Mad mulching part two
This is the lovely view that greets me every morning when I open the shutters. The lavenders look quite fetching from on high. All it needs is a serious weed, some gravel mulch, and some fencing and it will be perfect.
Today was to be another mad mulching day. With weeding thrown in. I started off with the lower potager. To start I planted out the red cabbage that were still in the potting shed, and then mulched like mad.
And as I went along the rows I weeded out the cosmos seedlings as I worked. Most of them I just chucked, but some I have transplanted to the edge. That’s the plan this year.
And I recall that last year I was in Australia for three weeks in May. Which meant that I took my eye off the weeds. And believe me, cosmos flowers are weeds in my potager.
Next up was the broad bean section. Out came the cosmos, down went the mulch. And I weeded the top part that I had pretended wasn’t a thicket of unwanted plants.
I have tucked the net properly, hammered in a few more stakes and generally stood back and marvelled at the vision of orderliness that is my garden.
Oh yes, and I mulched around the healthy looking echnops (from Andrew) and philadelphis and roses (from Leslie and Teo) in the corner. They should put on quite a show this year.
I had a bit of mulch left for the hedge up at the potting shed. So I continued the work from last night. I don’t have enough for the entire hedge, but at least I’ve made a start.
This fantastic moist soil makes weeding a joy. Except I have volumes and volumes of the stuff to shift. So it was make yourself comfortable and start at one end and work your way down the thirty foot row.
I am saving some of the clary sages and cornflowers which has self sown. But up came the verbascums, and everything else that wasn’t welcome.
It almost feels a shame to just devote this area to 50 or so shrubs. Once the shrubs get really going, I might try and be brave and put in some annuals that won’t interfere with the roots. Right now it just feels great that it isn’t mad rampant weediness.
The photinia are doing well, all garish reds, and most of the rest of the shrubs survived the worst of the weather. Some are blasted, but at least I can see new shoots coming through.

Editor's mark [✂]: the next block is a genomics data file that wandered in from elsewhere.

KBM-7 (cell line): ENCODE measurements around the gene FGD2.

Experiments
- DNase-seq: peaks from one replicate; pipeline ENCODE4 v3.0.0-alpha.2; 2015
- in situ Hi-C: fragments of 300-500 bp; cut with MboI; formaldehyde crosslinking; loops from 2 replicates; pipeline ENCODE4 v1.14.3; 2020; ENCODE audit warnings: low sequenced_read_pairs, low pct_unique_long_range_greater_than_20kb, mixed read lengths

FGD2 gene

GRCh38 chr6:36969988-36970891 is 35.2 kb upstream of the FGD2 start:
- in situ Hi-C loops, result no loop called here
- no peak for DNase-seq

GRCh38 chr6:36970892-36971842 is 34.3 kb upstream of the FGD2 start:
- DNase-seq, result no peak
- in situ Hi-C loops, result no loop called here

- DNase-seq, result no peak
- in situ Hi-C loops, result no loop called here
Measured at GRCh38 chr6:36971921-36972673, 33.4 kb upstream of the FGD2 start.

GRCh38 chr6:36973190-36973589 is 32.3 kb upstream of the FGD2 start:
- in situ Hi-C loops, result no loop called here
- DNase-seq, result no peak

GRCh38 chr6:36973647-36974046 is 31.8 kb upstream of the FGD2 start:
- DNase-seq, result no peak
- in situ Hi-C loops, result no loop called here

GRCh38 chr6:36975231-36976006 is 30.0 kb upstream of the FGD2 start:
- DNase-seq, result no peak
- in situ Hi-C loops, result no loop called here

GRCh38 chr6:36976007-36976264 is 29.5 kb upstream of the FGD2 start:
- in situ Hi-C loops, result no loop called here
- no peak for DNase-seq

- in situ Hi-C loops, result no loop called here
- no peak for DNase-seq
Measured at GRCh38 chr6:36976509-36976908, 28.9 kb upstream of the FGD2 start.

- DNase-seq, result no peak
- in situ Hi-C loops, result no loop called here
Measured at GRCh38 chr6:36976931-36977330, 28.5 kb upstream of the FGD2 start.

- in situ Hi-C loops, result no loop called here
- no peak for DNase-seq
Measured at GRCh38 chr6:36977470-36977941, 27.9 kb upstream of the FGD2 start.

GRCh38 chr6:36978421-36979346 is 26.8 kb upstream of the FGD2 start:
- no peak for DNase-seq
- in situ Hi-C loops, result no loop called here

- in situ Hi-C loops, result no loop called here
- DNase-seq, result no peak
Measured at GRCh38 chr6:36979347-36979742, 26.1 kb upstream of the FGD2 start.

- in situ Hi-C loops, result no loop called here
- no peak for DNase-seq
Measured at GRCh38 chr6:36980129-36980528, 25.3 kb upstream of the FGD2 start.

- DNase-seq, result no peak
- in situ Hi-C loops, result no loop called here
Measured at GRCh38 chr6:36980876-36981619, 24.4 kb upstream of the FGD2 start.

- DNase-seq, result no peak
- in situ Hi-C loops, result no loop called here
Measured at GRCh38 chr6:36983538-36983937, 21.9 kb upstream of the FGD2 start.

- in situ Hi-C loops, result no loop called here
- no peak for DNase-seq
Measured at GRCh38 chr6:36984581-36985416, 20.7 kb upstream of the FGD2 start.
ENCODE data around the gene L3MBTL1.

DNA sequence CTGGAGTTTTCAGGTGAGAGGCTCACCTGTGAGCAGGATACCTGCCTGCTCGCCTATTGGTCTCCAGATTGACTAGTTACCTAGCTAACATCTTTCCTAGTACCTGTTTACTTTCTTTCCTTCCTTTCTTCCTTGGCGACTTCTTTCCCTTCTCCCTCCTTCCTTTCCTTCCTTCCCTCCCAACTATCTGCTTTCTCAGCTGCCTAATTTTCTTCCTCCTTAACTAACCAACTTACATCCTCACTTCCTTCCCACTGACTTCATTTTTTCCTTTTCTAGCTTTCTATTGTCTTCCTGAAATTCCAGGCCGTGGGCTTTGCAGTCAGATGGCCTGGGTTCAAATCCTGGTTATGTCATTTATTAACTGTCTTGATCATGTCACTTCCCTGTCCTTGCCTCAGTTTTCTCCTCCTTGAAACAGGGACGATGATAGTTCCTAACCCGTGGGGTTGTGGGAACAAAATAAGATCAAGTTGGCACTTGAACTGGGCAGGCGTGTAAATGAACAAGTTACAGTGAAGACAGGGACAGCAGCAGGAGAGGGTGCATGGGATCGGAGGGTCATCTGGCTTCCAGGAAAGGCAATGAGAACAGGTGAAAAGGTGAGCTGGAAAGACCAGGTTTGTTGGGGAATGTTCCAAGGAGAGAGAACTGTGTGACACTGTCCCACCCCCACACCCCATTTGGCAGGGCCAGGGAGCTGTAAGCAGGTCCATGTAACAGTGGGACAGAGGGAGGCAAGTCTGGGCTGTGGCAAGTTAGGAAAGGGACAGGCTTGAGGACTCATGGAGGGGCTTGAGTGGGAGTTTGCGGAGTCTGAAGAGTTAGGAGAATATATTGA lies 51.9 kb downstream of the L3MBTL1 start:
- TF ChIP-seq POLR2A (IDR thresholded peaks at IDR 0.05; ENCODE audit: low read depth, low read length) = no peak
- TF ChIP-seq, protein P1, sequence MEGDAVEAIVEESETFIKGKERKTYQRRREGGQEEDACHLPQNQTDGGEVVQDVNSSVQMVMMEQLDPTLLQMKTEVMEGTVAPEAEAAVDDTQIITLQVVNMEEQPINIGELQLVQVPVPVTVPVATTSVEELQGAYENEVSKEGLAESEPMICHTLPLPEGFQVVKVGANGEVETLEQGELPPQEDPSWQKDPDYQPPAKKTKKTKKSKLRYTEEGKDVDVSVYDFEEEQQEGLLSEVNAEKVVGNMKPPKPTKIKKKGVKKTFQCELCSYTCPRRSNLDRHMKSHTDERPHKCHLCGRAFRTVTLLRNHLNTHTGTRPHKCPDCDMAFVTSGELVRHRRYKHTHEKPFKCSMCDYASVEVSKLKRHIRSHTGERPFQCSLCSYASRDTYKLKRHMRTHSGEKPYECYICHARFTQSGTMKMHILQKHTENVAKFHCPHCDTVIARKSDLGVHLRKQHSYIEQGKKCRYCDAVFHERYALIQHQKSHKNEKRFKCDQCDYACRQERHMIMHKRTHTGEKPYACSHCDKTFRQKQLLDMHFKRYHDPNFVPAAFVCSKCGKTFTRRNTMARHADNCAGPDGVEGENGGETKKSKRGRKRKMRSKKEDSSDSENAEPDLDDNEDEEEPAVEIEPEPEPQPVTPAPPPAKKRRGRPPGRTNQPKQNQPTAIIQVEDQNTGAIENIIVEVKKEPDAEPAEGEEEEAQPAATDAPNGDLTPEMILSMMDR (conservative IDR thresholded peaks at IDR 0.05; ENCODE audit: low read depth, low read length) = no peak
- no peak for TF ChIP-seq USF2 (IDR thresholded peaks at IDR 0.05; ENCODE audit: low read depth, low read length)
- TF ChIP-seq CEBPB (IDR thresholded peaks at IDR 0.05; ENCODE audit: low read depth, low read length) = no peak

I did sneak in three pyracantha (red) to give a bit of winter colour in a gap. There always seems to be some small gap between the hedge.
And just as I was blessing the moist easy to work soil, the heavens opened and it started to pour. Again. And I wasn’t finished. I still had over ten feet of border to go. So I ducked into the potting shed to wait it out.
Artur was already inside, pretending to be a dried flower arrangement on the very top shelf, but he came and sat on my lap, briefly, and then returned to his box.
If I wasn’t so wet and grubby, I might have tried to join him. Instead I sowed a dozen more sunflowers and six more nasturtiums while I waited for the rain to stop.
Once it did, I raced through the last of the weeding, spread the mulch and made a note to buy yet more.
And then it was down to thistle control. I have noticed that the thistles (up there with verbascums in the Enemy Plant List) are almost starting to flower down on the bank near the road. So down with the secateurs and the thick glove and off I merrily went.
I love the look of the Mount Tacoma tulips in the plum terrace. They look like peonies, too beautiful. And I couldn’t resist walking along the orchard to admire the apple blossoms on my way back up to the house.
Tomorrow I need to move all the seedlings out of the potting shed and into the calabert. Again. But it’s great exercise if a bit plodding. But at least I can admire my newly mulched beds and vegetables en route.